How to wash and clean your brush

Occasionally we get customer questions about brushes that “used to work fine” but mysteriously stop working. Our first question in these cases is always…when did you last clean or wash your brush? Often the response is, “oh, I have to wash it?” Yes, you do. Sweat and oil from your skin can coat the bristles of the brush, and then when the powder comes through, it sticks to the bristles, rather than sticking to your skin. Eventually, if your brush gets enough build-up, the bristles will clump together, making it difficult for the powder to flow into the bristles, and then for the bristles to evenly distribute the powder. So keeping those bristles clean is very important!

There are two big differences between “cleaning” and “washing” your brush.

Cleaning your brush needs to happen frequently, and does not involve water. It’s a good idea to clean your brush every other week or so, and if you are spending a lot of time outdoors getting wet or sweaty, every week is even better. We recommend cleaning your brush with a brush cleaner, like this one from Sephora. To use a brush cleaner, first put your brush in the “closed” position, then spray some of the cleaner on a tissue or paper towel. Wipe the brush bristles on the damp area in a circular motion. You will see color from the bristles on the paper towel, so occasionally spray a new spot and repeat. Once the bristles stop discoloring the paper towel, your brush head is clean. Allow it to dry for a short time before putting the cap back on.

Washing your brush should happen at least every time you refill your brush, so not as frequently. And it does involve water!

To refill your brush, you need to remove the powder cartridge by twisting it carefully past the “open” position. If you have a new refill cartridge, you can dispose of the old one now, or if you are going to refill with one of our eco-friendly refills, you can just set it aside.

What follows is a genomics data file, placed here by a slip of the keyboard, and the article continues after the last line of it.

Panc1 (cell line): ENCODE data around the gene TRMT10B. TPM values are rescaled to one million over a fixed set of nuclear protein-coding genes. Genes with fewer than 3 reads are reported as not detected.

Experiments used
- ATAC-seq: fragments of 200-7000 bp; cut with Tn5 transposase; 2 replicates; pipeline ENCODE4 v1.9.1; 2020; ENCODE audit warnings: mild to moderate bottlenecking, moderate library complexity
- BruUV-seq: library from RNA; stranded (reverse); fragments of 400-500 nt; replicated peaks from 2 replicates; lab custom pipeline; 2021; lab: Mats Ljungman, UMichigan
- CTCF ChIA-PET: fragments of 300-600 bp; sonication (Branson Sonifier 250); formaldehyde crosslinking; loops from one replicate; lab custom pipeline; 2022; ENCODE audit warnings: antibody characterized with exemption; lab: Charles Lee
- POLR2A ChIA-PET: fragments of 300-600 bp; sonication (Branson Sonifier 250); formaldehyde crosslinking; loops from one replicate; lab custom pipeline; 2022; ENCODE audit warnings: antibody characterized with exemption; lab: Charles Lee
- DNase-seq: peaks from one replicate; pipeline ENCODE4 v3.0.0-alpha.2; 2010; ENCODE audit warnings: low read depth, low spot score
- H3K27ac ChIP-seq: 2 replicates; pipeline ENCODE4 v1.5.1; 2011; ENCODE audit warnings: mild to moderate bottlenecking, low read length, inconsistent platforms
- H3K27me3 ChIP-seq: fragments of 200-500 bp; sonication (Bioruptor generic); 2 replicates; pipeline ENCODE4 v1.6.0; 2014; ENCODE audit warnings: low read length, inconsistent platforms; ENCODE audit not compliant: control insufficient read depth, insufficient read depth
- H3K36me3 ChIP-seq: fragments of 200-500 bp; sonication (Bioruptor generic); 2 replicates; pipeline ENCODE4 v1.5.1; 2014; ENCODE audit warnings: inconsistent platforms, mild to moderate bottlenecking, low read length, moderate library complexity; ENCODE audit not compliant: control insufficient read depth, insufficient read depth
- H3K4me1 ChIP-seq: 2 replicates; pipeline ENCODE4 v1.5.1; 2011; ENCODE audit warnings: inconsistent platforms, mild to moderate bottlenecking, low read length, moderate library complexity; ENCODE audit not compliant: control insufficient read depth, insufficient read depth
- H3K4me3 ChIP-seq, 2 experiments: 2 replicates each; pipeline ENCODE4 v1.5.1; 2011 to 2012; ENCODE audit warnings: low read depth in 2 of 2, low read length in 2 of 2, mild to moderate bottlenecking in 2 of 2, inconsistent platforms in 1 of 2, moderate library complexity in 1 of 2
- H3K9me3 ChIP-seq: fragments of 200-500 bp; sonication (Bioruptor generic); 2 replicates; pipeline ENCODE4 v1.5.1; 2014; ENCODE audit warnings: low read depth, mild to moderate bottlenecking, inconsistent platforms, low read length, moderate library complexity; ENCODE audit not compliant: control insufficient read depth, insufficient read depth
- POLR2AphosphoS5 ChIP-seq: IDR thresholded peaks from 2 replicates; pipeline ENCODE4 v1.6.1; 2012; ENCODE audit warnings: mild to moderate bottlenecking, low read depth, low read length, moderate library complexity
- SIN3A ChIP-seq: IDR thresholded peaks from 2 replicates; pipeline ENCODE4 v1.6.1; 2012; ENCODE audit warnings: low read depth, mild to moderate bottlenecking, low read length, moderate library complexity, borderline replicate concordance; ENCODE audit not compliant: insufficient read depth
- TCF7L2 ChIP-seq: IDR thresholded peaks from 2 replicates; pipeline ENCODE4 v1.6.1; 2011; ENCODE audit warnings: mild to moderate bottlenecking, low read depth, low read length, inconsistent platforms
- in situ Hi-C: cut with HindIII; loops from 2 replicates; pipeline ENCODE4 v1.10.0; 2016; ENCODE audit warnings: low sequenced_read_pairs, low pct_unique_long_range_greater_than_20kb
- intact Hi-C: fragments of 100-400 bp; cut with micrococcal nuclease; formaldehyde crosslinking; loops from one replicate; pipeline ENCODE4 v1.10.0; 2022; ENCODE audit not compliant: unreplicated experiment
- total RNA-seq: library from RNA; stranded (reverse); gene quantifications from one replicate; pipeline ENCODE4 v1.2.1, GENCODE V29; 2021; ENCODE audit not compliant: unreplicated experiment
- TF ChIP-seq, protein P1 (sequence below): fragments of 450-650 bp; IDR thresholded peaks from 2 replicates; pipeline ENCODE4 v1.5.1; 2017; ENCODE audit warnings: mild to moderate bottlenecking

Then, under running water, hold your brush, bristles pointing down, under the stream of water to dampen the bristles. Put some liquid soap in the palm of your hand. The type of soap isn’t too important, as the bristles are not made of animal hair and therefore will not dry out and get brittle. Swirl the bristles in the soap. Rinse the bristles, again taking care to keep the bristles pointing downwards. Squeeze out excess water and if you still see soap or sunscreen in that excess, repeat the process until the bristles are clean.

Once your bristles are clean and the water rinsing them is clear, wrap the bristles in a towel and squeeze to absorb as much excess moisture as possible. Then lay your brush on its side, with the bristles sticking over the edge of a counter-top and leave it all day or overnight to dry.


The reason you always want your bristles pointing downwards as you wash them is to keep water from seeping inside the tube that delivers the powder into the brush head. If, after washing your brush, you find the powder isn’t coming out as it was before, you have probably gotten some moisture inside the tube. This is an easy fix, straighten a paperclip and locate the white tube in the middle of your brush, near the base of the bristles. Stick the straightened paperclip down the tube and move it around the edges of the tube in a circle. This should dislodge any clumps that may have formed due to moisture.

How and when to refill your Brush On Block

There is one other reason your brush may stop flowing after some time of using it…it might be time for a refill! Our powder comes in sizes that will last you 2 ½ to 3 months with daily use on face neck, arms and hands. During the summer, when you need to reapply, it won’t last as long, but you can still count on about 75-90 applications per refill.

If you stand your brush up straight and look at the yellow window, don’t let the fact that you may still see some powder in the window trick you into thinking you don’t need to refill just yet. When the powder is low, it will not come through the brush as readily as it does when full, so it is a good idea to refill when you see that only about 1/3 of your yellow “window” is filled by powder when the brush is standing up.

If you are switching to another refill cartridge, be sure to empty any powder that remains into your new cartridge, so none is wasted. Whenever you refill, from one of our eco-friendly pouches or a regular cartridge, it is a good idea to do it on a piece of paper so that you can easily funnel any spills right back into your brush.

Following these steps should keep your Brush On Block working well for you for several years and many refills.